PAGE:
In the end it was a second race win of the weekend and a second of the season for Rea, who took more points out of Bautista, cutting the championship lead of the Spaniard to forty-three points. In all it was as close to a perfect race as Rea could get. He was perhaps fortunate that Davies made the mistake at the end of lap one, because without a doubt the Welshman had the pace to go with Rea, but ultimately the four-times champion did enough, and he will be hoping that the strong performance at Imola will be the start of his fight back in the title race against Bautista.
Whilst the mistake of Davies was a blessing for Rea, it was the source of disappointment for Davies himself, who undoubtedly lost his best shot at a win this season as he ran wide in the Variante Bassa at the end of lap one. Nonetheless, the #7 showed good speed throughout the weekend and, like Rea, will hope that this is a sign of things to come for the next races.
For the first time this season, Bautista was beaten by his teammate. However, his worst finish of the season came perhaps in the best possible race, because the points in a Superpole race are much less than those of the full-length races. Furthermore, it is possible to argue that Bautista could have been closer to the front two with a different tyre choice, because he was clearly suffering with the rear grip in the second half of the race. The Spaniard was lucky, overall, in Imola, mostly for the fact that a wet race was avoided, but also for the fact that his teammate retired in race one. It was certainly about as good a damage limitation job as the #19 could have hoped for.
Fourth place went to Michael van der Mark. The Dutchman would have been happy to have the race he did in the Superpole race, because in the second half he was completely alone on the track. Far behind him were Alex Lowes and Leon Haslam, who were fifth and sixth, respectively. Especially for Lowes, this result was impressive, considering his delicate physical condition in the weekend.
Razgatlioglu’s tyre choice limited the Turk to seventh place, which he just held on to from Tom Sykes (BMW Motorrad WorldSBK) by 0.280 seconds. It was a dramatic race for Sykes. He had to start from pit lane, which meant that his chances were restricted before the race began, but the Englishman had a brilliant start to the race, and was strong fighting through the pack to finish eighth, although after having a strong chance of a podium on Saturday the #66 would have been disappointed to come away from Imola with just two points.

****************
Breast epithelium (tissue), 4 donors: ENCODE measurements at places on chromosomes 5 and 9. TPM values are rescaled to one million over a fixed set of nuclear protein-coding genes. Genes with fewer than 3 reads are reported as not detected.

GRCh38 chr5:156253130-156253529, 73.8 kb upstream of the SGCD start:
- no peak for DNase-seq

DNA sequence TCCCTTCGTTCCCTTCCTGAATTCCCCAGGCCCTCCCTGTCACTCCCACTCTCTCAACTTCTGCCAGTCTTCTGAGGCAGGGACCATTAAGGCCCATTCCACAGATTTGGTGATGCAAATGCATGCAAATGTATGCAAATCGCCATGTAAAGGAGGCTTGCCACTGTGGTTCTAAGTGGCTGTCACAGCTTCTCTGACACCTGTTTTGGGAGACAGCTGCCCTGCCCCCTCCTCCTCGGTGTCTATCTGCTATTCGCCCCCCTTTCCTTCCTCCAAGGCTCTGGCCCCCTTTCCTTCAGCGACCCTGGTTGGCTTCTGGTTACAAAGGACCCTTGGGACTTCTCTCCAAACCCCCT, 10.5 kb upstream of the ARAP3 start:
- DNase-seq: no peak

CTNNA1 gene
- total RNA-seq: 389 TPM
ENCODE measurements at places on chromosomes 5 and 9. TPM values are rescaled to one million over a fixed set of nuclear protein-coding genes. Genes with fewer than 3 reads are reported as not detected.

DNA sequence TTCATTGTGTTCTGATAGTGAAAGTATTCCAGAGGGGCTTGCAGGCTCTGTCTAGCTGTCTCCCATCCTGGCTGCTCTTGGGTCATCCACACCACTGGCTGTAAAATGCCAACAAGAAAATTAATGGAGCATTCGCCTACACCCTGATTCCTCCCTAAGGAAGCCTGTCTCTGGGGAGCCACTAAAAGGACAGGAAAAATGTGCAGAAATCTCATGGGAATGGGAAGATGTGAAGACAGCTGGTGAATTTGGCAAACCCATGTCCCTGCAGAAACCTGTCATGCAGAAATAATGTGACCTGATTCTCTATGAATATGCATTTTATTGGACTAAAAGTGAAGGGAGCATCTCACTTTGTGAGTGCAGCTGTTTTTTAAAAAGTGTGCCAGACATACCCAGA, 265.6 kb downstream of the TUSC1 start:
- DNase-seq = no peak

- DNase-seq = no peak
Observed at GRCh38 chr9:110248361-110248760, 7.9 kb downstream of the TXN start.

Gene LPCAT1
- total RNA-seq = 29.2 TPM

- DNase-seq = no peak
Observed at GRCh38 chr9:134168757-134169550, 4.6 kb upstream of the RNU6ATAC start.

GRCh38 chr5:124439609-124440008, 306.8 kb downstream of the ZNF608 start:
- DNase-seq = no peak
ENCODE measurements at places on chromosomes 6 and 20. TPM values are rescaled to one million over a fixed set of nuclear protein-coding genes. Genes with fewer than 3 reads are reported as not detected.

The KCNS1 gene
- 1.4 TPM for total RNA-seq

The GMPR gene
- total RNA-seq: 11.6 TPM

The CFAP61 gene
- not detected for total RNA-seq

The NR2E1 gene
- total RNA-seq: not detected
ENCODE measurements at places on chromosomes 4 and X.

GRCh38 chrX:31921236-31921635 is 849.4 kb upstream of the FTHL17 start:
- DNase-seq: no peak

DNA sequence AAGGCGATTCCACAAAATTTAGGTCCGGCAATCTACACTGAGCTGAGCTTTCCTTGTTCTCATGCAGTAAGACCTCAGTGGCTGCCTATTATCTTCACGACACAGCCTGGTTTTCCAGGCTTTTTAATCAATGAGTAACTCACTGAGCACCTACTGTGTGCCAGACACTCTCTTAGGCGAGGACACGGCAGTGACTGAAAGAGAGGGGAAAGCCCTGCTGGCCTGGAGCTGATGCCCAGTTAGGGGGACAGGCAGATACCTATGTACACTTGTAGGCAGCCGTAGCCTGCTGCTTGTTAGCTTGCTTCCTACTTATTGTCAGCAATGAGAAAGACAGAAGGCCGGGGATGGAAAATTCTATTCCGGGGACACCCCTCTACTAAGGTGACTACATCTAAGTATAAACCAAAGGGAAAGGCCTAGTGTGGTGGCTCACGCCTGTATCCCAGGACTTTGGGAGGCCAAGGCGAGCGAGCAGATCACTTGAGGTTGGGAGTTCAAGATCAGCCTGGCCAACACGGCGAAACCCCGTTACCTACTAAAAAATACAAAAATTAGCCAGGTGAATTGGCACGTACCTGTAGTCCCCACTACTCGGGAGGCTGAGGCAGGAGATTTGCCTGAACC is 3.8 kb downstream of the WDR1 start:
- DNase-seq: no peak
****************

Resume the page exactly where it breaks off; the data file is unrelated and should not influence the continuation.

Just a couple of tenths behind Sykes was Jordi Torres (Team Pedercini Racing) who returned to the top ten after missing out in the first race, whilst Markus Reiterberger (BMW Motorrad WorldSBK) rounded out the top ten for the second time in the weekend.
Twelfth place on Saturday for Tommy Bridewell – replacing Eugene Laverty at Team GoEleven – was impressive, and equally so was the joint-BSB-points-leader’s eleventh place in the Superpole race; with the #46 beating wildcard Lorenzo Zanetti (Motocorsa Racing); series regular and reigning Supersport World Champion Sandro Cortese (GRT Yamaha WorldSBK); Leandro Mercado’s replacement at Orelac Racing VerdNatura Hector Barbera; and BARNI Racing’s Michael Ruben Rinaldi who completed the points.
Marco Melandri (GRT Yamaha WorldSBK) had a dreadful Superpole race, and finished seventeenth, behind Ryuichi Kiyonari (Moriwaki Althea Honda Team), whilst Alessandro Delbianco (Althea Mie Racing Team) was the final finisher in eighteenth.
There were no retirements from the race, but as in race one, Leon Camier (Moriwaki Althea Honda Team) was absent from the grid after his crash in Superpole.
Although rain is expected for the second race on Sunday, there were good conditions for race one in Imola, for the fifth round of the 2019 Superbike World Championship.
Chaz Davies (ARUBA.IT Racing – Ducati) took pole position in the twenty-five-minute Superpole session with an out-right lap record, and he took the holeshot in race one, too. His lead did not last long, though, as Jonathan Rea (Kawasaki Racing Team WorldSBK) moved to the front at the entry to the Variante Villeneuve.